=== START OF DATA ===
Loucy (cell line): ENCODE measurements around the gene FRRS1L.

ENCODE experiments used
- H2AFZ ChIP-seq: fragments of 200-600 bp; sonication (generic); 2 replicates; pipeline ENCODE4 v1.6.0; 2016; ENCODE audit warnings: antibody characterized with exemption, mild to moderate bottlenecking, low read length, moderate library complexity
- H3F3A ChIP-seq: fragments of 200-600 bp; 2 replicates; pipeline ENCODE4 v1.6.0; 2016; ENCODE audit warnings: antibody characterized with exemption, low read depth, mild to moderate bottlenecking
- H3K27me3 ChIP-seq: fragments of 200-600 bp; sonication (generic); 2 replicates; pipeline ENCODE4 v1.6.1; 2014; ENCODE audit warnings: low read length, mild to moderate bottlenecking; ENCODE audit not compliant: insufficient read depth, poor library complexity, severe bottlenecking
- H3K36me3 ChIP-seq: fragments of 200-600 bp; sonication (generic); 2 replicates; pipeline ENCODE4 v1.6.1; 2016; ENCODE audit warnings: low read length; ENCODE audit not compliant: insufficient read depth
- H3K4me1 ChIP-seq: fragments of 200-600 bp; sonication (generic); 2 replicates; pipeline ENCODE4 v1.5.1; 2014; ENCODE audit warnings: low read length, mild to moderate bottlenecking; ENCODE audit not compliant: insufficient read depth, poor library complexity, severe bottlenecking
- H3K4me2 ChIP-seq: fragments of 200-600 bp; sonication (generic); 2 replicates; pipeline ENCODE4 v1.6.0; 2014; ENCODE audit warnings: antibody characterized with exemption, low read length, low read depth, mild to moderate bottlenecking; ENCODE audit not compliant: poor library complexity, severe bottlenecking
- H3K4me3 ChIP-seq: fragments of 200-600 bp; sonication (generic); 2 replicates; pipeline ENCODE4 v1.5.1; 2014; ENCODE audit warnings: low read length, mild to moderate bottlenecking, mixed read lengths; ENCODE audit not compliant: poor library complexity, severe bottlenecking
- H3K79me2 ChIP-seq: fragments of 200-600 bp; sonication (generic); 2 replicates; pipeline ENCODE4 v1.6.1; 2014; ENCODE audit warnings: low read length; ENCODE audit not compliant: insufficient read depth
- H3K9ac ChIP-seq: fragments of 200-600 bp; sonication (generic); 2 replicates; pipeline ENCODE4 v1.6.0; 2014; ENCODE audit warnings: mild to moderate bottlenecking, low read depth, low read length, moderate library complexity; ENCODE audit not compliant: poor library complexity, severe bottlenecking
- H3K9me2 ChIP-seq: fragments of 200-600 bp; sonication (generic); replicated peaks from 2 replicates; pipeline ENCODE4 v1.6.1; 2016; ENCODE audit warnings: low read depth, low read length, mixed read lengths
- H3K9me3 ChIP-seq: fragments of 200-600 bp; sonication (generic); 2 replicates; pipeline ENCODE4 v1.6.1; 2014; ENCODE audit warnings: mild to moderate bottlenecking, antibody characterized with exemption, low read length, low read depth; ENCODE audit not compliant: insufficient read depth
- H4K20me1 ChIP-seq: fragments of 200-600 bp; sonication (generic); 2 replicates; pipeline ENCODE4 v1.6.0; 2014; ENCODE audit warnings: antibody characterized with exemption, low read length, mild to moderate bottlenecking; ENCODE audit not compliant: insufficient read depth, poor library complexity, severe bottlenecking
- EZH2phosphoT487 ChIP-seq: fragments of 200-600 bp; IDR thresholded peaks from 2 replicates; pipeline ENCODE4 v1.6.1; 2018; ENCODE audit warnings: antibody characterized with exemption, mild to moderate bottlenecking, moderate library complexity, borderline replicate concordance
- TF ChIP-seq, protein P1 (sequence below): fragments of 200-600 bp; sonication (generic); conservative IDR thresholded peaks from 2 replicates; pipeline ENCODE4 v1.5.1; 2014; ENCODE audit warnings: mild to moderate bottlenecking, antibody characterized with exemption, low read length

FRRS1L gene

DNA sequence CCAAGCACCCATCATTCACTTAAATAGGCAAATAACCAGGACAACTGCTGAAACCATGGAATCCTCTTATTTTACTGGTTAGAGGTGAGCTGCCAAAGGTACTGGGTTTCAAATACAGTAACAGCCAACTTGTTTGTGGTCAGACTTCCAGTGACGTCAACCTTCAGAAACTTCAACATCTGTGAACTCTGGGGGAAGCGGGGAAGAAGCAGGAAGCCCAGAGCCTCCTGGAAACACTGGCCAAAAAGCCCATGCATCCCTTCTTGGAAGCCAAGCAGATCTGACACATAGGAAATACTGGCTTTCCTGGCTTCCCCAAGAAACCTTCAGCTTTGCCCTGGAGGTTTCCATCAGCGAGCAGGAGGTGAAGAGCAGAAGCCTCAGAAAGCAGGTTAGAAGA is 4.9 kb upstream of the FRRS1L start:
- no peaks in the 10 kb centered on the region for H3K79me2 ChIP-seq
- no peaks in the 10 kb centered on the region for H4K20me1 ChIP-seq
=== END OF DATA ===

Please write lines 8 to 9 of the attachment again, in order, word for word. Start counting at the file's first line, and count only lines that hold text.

- H3K4me2 ChIP-seq: fragments of 200-600 bp; sonication (generic); 2 replicates; pipeline ENCODE4 v1.6.0; 2014; ENCODE audit warnings: antibody characterized with exemption, low read length, low read depth, mild to moderate bottlenecking; ENCODE audit not compliant: poor library complexity, severe bottlenecking
- H3K4me3 ChIP-seq: fragments of 200-600 bp; sonication (generic); 2 replicates; pipeline ENCODE4 v1.5.1; 2014; ENCODE audit warnings: low read length, mild to moderate bottlenecking, mixed read lengths; ENCODE audit not compliant: poor library complexity, severe bottlenecking